AFA put a series of questions to the Chair of the Threatened Species Scientific Committee, Professor Helene Marsh last year prior to the bushfires. Professor Marsh was asked to detail the process required under the EPBC Act to upgrade koalas to “ endangered status”.
Her response indicates a maze of red tape. The final decision to approve any upgrading is made by the Minister who can also deny any change.
Here is Professor Marsh’s response.
“An invitation to nominate is extended by the Minister each year ahead of a new assessment cycle. Nominations submitted within the advertised invitation period and that satisfy the EPBC Regulations are forwarded to the TSSC who prepare a Proposed Priority Assessment List (PPAL) of nominations for consideration by the Minister. The PPAL may include species that are nominated by states and territories through the common assessment method process. The Minister considers the PPAL developed by the Committee and may make changes. The Finalised Priority Assessment List (FPAL) is published on this website and nominators will be notified of the outcome. Nominations included in the FPAL are assessed by the Committee within the timeframe set by the Minister. The Committee will invite public and expert comment on these nominations during the assessment period.
The TSSC can recommend to the Minister that a species of concern be added to the FPAL at any time and that the consideration of that listing be done in a short timeframe. However, the processes outlined in the EPBC Act and its Regulations must be followed.”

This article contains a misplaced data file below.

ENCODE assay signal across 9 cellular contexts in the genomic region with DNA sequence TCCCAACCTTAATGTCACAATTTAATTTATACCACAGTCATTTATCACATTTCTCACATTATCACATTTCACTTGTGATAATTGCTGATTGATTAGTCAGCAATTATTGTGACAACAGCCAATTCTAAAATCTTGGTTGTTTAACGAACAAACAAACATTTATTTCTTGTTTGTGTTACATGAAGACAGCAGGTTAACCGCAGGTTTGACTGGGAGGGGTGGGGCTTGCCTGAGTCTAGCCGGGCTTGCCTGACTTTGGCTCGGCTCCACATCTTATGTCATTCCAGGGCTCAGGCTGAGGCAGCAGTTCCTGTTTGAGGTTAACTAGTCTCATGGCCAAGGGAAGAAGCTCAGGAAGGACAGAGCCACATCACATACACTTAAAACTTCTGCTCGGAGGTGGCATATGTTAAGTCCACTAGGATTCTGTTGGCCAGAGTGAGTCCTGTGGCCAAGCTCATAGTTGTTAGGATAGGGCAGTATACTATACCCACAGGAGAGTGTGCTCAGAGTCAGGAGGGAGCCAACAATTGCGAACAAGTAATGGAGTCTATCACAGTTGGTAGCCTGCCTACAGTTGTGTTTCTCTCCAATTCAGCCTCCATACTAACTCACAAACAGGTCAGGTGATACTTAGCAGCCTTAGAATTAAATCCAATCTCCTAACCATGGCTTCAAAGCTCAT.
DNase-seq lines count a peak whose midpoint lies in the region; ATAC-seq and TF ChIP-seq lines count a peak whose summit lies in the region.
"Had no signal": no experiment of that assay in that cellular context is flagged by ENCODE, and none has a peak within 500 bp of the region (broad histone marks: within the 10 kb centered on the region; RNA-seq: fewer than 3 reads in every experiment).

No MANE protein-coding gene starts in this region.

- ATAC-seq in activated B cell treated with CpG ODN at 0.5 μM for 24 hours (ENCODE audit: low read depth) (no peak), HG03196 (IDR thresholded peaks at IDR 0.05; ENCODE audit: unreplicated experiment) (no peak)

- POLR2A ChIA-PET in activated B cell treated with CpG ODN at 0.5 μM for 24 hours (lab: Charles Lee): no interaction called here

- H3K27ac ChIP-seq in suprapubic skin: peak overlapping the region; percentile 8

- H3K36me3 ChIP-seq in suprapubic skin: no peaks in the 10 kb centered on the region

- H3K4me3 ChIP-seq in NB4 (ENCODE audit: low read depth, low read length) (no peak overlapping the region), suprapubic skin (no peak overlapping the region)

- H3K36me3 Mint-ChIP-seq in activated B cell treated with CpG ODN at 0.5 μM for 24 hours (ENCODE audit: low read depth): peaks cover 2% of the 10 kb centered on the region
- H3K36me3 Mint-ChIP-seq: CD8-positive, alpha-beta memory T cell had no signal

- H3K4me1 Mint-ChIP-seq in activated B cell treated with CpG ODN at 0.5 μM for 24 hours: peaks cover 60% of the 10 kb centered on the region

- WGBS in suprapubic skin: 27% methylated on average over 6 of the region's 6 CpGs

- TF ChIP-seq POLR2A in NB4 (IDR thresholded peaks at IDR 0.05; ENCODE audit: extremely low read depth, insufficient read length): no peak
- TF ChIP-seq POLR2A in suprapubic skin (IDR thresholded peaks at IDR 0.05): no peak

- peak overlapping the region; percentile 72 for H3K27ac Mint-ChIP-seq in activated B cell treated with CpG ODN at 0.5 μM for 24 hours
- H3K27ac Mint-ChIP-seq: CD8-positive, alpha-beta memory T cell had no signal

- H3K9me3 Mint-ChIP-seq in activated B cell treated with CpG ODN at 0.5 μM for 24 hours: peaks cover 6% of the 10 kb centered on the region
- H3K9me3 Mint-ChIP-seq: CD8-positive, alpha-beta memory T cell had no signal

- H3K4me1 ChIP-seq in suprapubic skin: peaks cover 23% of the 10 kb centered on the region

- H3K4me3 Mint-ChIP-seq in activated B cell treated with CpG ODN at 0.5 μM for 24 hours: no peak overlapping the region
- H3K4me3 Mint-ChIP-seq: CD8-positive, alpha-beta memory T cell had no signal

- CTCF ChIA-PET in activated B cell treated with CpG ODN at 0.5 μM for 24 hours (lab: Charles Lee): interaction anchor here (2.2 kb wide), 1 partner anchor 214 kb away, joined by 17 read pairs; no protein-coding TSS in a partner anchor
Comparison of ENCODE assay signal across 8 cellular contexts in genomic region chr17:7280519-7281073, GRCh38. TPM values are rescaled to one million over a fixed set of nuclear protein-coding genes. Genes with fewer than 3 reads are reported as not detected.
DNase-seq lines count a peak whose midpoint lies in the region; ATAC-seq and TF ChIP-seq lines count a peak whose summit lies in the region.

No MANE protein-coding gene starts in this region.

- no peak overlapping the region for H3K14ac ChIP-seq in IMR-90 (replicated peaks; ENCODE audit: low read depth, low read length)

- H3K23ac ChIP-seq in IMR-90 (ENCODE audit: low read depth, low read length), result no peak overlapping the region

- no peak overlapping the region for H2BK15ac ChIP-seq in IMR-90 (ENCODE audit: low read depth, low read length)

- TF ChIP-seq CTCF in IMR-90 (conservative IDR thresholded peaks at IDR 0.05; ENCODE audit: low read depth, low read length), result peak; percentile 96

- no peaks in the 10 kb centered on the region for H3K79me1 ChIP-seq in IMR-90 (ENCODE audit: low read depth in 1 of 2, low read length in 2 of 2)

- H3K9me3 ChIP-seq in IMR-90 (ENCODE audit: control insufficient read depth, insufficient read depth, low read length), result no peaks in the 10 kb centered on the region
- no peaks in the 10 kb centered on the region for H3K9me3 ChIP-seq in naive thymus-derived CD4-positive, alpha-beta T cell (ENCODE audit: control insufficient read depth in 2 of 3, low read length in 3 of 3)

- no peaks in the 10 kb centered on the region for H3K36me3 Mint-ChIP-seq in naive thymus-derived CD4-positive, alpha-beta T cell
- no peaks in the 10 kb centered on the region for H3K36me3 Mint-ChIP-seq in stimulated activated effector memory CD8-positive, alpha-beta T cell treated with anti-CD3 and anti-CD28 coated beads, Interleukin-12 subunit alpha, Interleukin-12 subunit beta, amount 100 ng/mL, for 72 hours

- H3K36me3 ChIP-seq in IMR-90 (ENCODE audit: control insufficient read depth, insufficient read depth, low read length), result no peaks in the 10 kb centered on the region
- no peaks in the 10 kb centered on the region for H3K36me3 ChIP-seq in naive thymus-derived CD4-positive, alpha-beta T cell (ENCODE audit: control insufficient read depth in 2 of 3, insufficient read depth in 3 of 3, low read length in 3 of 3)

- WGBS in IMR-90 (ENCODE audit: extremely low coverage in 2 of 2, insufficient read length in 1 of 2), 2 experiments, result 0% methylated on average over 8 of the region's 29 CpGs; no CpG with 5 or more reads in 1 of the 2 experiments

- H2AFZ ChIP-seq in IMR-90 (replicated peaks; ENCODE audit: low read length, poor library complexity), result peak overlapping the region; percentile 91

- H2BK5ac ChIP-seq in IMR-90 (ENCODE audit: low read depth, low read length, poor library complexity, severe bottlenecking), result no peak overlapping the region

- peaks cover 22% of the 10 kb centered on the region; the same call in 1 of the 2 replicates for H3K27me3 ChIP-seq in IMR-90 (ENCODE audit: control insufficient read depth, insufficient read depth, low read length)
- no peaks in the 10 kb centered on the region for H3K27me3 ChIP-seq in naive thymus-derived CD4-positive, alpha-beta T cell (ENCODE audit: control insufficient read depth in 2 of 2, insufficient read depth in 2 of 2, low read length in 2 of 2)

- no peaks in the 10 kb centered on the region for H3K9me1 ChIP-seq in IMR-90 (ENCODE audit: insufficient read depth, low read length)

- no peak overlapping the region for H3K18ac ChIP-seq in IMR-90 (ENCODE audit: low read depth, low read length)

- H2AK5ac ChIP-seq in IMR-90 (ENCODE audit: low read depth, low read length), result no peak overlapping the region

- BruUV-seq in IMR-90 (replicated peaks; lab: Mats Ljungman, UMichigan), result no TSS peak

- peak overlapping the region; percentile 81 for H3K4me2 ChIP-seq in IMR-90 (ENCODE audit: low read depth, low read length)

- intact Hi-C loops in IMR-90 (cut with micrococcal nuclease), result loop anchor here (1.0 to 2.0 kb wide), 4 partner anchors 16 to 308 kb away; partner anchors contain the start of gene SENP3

The Threatened Species Scientific Committee is a separate organization to the Minister for Environment’s recently set up scientific expert panel to deal with wildlife recovery.
The process outlined by Professor Marsh must be followed by scientists or conservation groups seeking to upgrade the koala to endangered status.
The time frame for this process is a minimum of 12 months, and a possibility it could take years. .
Given the legal hurdles which have been created by governments, the only real solution to ensure koalas survive is to acquire habitat which can be protected in perpetuity. To do this will require significant investment of hundreds of thousands of dollars. But without private habitat acquisition, koalas will be left to the mercy of governments.
AFA is working tirelessly with lawyers seeking any lawsuits which may force governments to protect koalas. Koalas are unique to Australia, their habitats are home to a significant number of animals, birds and insects. Protecting these ecosystems and ensuring logging stops in native forests which are primary koala habitat and the last refuge for these precious, gentle animals is essential.
If you would like to learn more about koalas and the battle to save them, please visit koalacrisis on Facebook which is run by AFA. Regular updates and news is published every week. For those who would like to donate to help our legal efforts and our goal of land acquisition, donations can be made at: www.givenow.com.au/koalacrisis.